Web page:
The House of Representatives will vote Thursday on whether to eliminate Obamacare’s Independent Payment Advisory Board (IPAB). I come not to praise IPAB, but not to bury it, either—at least, not yet.
Yes, Obamacare empowers this federal board to make binding recommendations to Congress about enforcing per capita spending caps within Medicare. Yes, that board undermines congressional sovereignty by empowering unelected bureaucrats, in what its own advocates transparently described as an attempt to minimize democracy. And yes, federal bureaucrats have no business interfering still further with physicians’ practice of medicine. But for multiple reasons, Congress should not repeal IPAB without first enacting a suitable replacement.
We Can’t Afford Medicare As It Is
The Medicare Trust Fund suffered $132.2 billion in deficits during the Great Recession, and faces insolvency in just more than a decade. Medicare needs fundamental reform now, but repealing IPAB without simultaneously enacting other reforms will only encourage partisan attacks when Congress finally must act. Witness the liberal ads throwing granny over a cliff in response to congressional Medicare reform proposals that would save both seniors and taxpayers billions of dollars annually.
Second, repealing IPAB would also undermine the case for reforming Medicaid. Liberals’ hue-and-cry over proposals to reform Medicaid earlier this year demonstrated an opportunistic hypocrisy, as the same groups that attacked Republican efforts to impose per capita caps on Medicaid supported per capita spending caps on Medicare when created by a Democratic president. Conservative support for IPAB repeal would reinforce this ideological incoherence, demonstrating Republicans as favoring per capita caps in Medicaid, but not Medicare, and weakening the case for reforms to either entitlement.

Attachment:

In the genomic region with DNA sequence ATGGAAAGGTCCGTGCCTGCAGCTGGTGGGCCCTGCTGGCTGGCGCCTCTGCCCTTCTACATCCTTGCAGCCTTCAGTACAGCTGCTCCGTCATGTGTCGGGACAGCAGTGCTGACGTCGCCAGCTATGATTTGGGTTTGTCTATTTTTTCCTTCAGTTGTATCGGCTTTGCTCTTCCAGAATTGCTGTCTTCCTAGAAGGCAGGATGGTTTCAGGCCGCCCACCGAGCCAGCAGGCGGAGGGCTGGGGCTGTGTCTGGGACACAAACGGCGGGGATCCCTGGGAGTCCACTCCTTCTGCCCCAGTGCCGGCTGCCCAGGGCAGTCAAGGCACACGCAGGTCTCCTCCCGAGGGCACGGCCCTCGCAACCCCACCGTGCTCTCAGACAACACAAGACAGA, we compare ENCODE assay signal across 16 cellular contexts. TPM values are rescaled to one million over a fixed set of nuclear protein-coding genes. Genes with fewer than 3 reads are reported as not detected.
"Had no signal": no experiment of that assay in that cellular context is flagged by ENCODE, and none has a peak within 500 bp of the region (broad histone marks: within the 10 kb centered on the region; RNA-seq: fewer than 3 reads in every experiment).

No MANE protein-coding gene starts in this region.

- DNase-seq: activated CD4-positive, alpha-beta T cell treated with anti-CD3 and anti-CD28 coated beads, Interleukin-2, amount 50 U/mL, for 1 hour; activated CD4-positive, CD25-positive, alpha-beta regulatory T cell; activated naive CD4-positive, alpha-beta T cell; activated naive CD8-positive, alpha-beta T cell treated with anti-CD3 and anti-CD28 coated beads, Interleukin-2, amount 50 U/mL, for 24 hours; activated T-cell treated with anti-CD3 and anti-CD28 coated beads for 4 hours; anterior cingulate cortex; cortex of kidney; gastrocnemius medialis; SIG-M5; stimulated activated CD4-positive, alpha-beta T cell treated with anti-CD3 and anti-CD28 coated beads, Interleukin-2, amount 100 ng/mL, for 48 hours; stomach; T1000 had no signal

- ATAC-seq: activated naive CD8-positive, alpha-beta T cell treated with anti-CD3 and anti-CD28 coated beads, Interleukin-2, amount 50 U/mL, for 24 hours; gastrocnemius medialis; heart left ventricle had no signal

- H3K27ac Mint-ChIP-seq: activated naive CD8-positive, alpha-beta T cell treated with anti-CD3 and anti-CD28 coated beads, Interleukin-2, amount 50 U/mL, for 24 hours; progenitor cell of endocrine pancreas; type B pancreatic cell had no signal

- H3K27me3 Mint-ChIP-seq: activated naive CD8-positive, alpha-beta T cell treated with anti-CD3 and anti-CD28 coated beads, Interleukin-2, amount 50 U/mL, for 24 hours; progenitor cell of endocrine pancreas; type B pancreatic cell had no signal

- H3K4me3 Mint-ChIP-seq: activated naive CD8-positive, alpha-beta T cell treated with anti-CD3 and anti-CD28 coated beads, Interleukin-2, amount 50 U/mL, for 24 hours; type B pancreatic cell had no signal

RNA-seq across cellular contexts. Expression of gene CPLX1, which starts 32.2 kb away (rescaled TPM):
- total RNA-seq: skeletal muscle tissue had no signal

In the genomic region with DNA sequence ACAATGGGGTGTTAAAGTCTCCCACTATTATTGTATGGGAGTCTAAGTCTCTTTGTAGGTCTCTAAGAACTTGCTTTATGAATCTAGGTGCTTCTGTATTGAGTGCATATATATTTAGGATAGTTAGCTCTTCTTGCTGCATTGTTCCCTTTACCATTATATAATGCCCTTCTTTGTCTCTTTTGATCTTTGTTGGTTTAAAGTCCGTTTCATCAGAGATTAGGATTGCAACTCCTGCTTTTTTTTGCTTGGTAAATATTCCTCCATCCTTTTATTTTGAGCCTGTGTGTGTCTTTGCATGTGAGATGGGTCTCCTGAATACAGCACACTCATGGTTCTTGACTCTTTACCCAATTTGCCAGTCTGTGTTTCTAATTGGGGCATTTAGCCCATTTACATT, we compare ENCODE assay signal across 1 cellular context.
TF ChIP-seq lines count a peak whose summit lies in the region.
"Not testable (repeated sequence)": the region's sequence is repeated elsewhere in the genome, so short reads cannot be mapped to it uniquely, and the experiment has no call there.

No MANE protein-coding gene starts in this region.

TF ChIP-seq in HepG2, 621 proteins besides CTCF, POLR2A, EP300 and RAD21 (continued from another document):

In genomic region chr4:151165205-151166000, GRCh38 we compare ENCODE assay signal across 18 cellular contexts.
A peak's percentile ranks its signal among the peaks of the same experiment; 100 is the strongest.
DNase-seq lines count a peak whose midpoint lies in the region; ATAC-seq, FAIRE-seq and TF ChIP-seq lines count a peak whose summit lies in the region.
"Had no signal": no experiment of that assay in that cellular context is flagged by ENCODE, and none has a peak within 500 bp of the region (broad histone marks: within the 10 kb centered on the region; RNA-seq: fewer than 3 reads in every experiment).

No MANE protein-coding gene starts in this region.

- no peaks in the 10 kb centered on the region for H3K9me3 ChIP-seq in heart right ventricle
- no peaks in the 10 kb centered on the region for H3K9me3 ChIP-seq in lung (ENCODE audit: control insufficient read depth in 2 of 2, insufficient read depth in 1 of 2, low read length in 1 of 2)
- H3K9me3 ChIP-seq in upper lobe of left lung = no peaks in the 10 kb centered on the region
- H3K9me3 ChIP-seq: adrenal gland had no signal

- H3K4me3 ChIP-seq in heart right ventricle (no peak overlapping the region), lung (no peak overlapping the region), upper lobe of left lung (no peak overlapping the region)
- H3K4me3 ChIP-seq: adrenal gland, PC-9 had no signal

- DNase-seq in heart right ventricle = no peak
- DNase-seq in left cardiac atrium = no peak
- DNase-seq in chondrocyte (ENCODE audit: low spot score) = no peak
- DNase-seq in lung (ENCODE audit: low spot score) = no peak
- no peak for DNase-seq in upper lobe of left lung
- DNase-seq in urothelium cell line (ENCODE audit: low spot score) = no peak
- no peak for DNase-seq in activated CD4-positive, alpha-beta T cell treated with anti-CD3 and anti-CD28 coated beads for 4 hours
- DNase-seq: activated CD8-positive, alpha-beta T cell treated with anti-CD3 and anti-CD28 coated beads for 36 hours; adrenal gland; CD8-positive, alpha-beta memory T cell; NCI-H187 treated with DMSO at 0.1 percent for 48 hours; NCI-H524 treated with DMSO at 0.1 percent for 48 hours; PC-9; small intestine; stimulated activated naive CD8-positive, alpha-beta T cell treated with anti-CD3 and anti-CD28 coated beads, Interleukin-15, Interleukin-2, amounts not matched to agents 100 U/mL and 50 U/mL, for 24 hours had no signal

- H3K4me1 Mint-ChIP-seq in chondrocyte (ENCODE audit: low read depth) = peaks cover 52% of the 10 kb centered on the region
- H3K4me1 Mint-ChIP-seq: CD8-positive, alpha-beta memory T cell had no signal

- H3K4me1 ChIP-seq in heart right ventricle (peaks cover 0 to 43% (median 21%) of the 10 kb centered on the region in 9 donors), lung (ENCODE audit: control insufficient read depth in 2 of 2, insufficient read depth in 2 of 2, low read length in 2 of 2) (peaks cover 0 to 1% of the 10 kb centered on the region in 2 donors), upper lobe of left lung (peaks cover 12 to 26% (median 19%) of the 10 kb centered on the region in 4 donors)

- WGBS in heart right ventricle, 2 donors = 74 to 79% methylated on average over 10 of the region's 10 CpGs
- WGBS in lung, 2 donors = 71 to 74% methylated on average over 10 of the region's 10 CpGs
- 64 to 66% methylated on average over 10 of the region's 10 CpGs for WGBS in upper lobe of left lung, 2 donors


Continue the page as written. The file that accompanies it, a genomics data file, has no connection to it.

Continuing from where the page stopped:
Third, opportunities to control spending do not come often, or easily, which should make conservatives inherently reluctant to repeal any of them. In 1985, Congress enacted the Gramm-Rudman-Hollings Deficit Reduction Act, designed to force lawmakers to live within statutory spending targets. But Congress weakened Gramm-Rudman’s statutory fiscal discipline within five years, and abandoned it altogether by 2002. It took the debt limit fight of 2011 to restore fiscal discipline through the Budget Control Act’s sequestration caps—conservatives’ major policy victory of the Obama era, and one that congressional spendthrifts have consistently worked to undermine since.
It’s Clumsy, But Better than Nothing
As someone who has criticized Obamacare’s overly regulatory structure since its enactment seven years ago, I recognize—and entirely agree with—objections to the way IPAB undermines congressional authority, and intrudes still further into the practice of medicine. But conservatives would do well to avoid conflating IPAB’s highly flawed means with its entirely proper ends.
The board imposes real caps on Medicare spending, however clumsy, and like the budget sequester mechanism represents a genuine, albeit flawed, attempt to reduce federal spending. That’s why the Congressional Budget Office estimates the board’s repeal would increase Medicare spending, and thus the budget deficit, by $17.5 billion over the coming decade and more after that.
Most health-care interest groups want an outright IPAB repeal immediately, which is one major reason the House will vote on its repeal this week. But conservatives should not take that bait, and should instead work to replace IPAB with constructive reforms that modernize Medicare and make the program more fiscally sustainable for future generations.
As the old saying goes, “Be careful what you wish for—you just might get it.” Conservatives may not wish to see spending rise on an already unsustainable entitlement. But if they follow the efforts of K Street lobbyists and repeal IPAB without an effective substitute, that’s exactly what they would end up getting.
This post was originally published at The Federalist.